There will be someone reading this now who has faced depression or may be going through it now, you might be at the end of your tether and feel hopeless, or helpless or that no one cares. This one is for you

a sign

Please call the Samaritans on 08457 90 90 90

To some that might seem crass, but I’m happy to risk that if just one person sees it and thinks “Ok, I wasn’t sure why I was going to read this blog post, but now I see why”, then that’s ok.

So why the link to Black Friday? Why call it Bright Friday instead? Because for all the TVs, games consoles, electronic bargains that people have clambered over each other to buy, snatch and grab, I’m sure that there are countless others who would crawl over hot coals to grab, snatch and *steal* a few more hours with a lost loved one. THAT is perspective.

Call the people you love, visit the friends you miss, god dammit write a letter to relatives, just reach out and stop missing out on the chances to catch up and show you give a monkeys. There will be new “stuff” every year that we can buy, but some things pass by and are wasted.

I apologise if this has been a depressing post, but when I see how much material stuff seems to matter to people that they will literally trample others, it’s time to get a reality check and consider what is really worth your time and effort.

Allie Brosh is an incredibly talented bloggess, she has a “real life” but her blog  posts about depression are wonderfully open and honest.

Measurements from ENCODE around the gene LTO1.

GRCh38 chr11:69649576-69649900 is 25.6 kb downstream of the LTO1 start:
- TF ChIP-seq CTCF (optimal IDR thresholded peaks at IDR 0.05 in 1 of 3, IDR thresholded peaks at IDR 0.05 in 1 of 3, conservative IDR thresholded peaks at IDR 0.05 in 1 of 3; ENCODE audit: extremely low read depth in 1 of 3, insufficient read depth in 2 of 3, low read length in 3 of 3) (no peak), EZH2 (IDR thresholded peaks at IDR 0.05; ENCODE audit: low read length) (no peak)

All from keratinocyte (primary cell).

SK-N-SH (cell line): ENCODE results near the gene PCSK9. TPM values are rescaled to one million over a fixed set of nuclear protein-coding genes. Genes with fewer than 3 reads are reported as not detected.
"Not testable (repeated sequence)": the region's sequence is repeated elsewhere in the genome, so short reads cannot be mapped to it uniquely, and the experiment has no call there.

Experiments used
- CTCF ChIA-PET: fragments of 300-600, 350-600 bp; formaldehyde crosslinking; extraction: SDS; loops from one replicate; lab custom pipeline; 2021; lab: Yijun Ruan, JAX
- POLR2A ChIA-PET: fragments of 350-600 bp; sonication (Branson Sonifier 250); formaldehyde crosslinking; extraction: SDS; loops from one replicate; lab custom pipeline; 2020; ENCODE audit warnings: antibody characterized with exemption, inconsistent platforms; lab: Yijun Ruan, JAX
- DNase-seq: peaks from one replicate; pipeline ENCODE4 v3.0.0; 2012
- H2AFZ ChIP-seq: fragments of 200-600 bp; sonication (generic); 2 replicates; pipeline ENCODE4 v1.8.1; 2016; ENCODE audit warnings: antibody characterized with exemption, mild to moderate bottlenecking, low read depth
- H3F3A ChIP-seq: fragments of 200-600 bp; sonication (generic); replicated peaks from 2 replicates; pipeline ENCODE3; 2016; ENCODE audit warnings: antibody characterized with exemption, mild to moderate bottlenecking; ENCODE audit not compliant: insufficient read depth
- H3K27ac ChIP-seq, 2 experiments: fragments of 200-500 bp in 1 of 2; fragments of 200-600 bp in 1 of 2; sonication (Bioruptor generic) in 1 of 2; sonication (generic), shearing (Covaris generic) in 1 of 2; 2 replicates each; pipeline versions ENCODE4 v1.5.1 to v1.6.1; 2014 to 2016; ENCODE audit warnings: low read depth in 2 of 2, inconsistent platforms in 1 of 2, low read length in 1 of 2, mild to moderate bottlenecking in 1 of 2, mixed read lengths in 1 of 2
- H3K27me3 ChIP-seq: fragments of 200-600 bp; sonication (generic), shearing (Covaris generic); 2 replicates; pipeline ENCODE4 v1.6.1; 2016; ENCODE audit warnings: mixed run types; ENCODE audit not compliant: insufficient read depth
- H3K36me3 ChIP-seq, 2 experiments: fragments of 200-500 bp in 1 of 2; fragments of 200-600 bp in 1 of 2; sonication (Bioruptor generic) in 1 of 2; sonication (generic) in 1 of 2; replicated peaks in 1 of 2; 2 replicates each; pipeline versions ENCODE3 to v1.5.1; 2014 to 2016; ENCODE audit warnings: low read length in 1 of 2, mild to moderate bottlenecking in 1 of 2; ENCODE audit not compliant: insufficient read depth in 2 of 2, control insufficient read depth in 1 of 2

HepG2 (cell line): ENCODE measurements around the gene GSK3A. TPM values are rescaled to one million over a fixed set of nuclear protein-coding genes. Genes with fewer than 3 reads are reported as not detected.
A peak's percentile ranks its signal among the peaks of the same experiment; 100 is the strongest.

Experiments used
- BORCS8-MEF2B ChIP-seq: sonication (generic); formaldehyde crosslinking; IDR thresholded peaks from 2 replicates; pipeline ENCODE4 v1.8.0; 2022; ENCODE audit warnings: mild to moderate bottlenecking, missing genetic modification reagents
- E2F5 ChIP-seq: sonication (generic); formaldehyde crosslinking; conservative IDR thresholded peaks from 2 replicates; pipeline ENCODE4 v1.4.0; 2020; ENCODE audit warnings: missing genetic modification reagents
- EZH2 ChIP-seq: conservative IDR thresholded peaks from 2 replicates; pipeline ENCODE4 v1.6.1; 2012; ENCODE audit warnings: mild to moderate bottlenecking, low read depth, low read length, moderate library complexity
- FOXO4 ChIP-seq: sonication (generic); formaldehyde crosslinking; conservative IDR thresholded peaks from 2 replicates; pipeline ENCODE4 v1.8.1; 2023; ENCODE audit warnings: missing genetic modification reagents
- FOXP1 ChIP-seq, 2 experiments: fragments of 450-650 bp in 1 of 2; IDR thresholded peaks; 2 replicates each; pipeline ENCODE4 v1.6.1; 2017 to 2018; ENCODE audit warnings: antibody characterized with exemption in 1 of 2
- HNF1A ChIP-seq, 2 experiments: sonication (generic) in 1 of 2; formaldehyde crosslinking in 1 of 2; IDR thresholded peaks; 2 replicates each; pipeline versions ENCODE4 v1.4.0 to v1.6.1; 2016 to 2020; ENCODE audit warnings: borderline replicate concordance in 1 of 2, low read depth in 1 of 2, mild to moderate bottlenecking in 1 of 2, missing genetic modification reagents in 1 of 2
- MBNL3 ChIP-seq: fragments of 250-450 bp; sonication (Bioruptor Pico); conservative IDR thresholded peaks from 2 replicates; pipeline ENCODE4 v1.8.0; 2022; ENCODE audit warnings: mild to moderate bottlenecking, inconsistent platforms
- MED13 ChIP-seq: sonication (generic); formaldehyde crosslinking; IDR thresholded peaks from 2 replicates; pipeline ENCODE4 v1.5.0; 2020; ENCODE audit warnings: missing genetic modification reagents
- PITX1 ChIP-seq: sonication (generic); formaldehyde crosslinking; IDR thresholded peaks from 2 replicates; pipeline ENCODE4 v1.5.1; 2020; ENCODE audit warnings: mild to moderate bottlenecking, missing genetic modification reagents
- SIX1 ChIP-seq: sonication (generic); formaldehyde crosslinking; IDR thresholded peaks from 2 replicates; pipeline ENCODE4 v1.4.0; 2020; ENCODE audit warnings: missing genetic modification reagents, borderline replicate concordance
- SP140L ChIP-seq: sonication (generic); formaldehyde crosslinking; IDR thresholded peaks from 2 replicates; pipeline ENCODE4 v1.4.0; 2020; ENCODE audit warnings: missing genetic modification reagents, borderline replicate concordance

Read the first one here.

The second is here

You should read her other stuff too because it’s very funny, click the image for a link to one of her all time funniest posts for a bit of cheeriness!

hopelessbullshit

The Twitter “How-To” Post

Hello again, just a quickie today – not like that, you mucky filth!

If you’ve ever watched Jeremy Kyle, you’ll be aware of the damage that Facebook can do to people’s lives…when they live on it. Well, in some ways it can do the same to your professional life if you’re not wary of how you’re portraying yourself.
If you’ve had a Trust induction yet, or you’ve been to a few, they will tell you in no uncertain terms that you’ll be walking the plank if you act like a plank in the way you use it.
And you woodn’t want that now, would you?
Geddit?
“Woodn’t”?
“plank”?……..

sheesh, tough crowd!

But I’m not talking about BookFace, I’m talking about Twitter here.

Full disclosure: I Bloody Love Twitter

One of the best things about it is that you get linked up very, very quickly to up to the minute ideas and happenings. When conferences are happening and you’re not able to be there, follow the hashtag, you’ll see pictures, quotes, links, all sorts of stuff that you otherwise would have missed out on.

The other incredible thing is that THERE IS NO HIERARCHY on Twitter, you can follow anyone from your friends to speakers and professionals who are leaders of their fields. Cathy Warwick, Lesley Page, Sheena Byrom, Ina May Gaskin – and if you engage, you are already part of the community.

So, not sure where to start? Well you can, ahem, um, you can follow me @Twidmife and see who I follow and go from there, and that will start to suggest other similar people to follow (it’s clever, it knows how to do that!).

Twitter image

If you’d like, I did a 4 minute animated video a few months ago that was specifically for people, like us, who want to use their account professionally.

Hope you like it!

 

Heather x